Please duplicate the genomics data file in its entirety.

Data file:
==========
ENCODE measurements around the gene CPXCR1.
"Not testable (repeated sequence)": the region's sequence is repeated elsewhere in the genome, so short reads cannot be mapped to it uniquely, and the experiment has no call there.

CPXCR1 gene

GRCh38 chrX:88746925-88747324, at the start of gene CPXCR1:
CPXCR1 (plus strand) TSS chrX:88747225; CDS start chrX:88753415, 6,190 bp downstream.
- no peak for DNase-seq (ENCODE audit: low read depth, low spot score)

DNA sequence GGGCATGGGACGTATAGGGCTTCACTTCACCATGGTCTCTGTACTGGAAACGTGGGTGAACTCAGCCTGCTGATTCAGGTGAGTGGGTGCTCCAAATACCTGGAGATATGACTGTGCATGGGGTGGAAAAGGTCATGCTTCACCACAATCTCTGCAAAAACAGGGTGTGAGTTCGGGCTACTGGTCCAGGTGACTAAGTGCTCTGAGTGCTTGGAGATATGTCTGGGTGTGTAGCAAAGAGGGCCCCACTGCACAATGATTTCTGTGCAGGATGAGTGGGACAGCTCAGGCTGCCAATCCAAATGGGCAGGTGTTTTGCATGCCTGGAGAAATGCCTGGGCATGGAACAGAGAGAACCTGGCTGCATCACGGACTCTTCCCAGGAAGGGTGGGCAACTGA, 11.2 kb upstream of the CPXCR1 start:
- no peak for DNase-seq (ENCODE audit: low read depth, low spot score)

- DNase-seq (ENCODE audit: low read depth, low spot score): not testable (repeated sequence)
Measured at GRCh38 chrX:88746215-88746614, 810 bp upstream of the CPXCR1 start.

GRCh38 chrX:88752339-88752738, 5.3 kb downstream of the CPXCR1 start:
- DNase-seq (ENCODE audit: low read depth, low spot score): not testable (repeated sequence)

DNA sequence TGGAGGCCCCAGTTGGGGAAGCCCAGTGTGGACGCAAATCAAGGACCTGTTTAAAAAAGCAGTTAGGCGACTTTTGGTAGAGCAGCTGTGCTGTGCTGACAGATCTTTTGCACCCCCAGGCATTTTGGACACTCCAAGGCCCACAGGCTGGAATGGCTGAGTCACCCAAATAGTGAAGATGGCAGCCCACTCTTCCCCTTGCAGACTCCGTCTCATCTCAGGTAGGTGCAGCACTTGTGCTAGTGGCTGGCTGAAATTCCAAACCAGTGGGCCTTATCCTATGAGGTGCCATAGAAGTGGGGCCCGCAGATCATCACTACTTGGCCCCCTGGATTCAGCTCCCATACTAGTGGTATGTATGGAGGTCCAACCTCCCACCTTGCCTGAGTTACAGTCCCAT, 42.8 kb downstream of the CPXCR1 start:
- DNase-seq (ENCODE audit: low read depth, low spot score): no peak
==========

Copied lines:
ENCODE measurements around the gene CPXCR1.
"Not testable (repeated sequence)": the region's sequence is repeated elsewhere in the genome, so short reads cannot be mapped to it uniquely, and the experiment has no call there.

CPXCR1 gene

GRCh38 chrX:88746925-88747324, at the start of gene CPXCR1:
CPXCR1 (plus strand) TSS chrX:88747225; CDS start chrX:88753415, 6,190 bp downstream.
- no peak for DNase-seq (ENCODE audit: low read depth, low spot score)

DNA sequence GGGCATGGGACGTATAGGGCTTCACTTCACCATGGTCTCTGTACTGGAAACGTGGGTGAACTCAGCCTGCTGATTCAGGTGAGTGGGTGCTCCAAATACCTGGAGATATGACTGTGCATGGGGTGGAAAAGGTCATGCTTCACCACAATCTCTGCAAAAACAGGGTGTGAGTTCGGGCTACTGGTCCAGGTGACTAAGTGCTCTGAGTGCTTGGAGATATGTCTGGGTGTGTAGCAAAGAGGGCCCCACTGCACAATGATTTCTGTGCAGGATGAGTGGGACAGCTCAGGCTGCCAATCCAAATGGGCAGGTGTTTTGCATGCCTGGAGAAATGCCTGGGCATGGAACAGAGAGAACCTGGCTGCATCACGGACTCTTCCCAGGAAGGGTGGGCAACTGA, 11.2 kb upstream of the CPXCR1 start:
- no peak for DNase-seq (ENCODE audit: low read depth, low spot score)

- DNase-seq (ENCODE audit: low read depth, low spot score): not testable (repeated sequence)
Measured at GRCh38 chrX:88746215-88746614, 810 bp upstream of the CPXCR1 start.

GRCh38 chrX:88752339-88752738, 5.3 kb downstream of the CPXCR1 start:
- DNase-seq (ENCODE audit: low read depth, low spot score): not testable (repeated sequence)

DNA sequence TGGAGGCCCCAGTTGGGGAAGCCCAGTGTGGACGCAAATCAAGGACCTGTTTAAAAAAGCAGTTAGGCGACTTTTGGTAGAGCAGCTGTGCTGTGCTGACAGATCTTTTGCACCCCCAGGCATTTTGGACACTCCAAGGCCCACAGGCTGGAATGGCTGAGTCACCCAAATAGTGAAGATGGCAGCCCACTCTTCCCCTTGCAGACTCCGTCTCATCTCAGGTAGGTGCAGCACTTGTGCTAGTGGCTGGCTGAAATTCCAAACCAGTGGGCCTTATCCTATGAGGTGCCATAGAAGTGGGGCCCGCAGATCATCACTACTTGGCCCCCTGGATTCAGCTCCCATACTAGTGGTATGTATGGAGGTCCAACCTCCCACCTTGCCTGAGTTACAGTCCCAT, 42.8 kb downstream of the CPXCR1 start:
- DNase-seq (ENCODE audit: low read depth, low spot score): no peak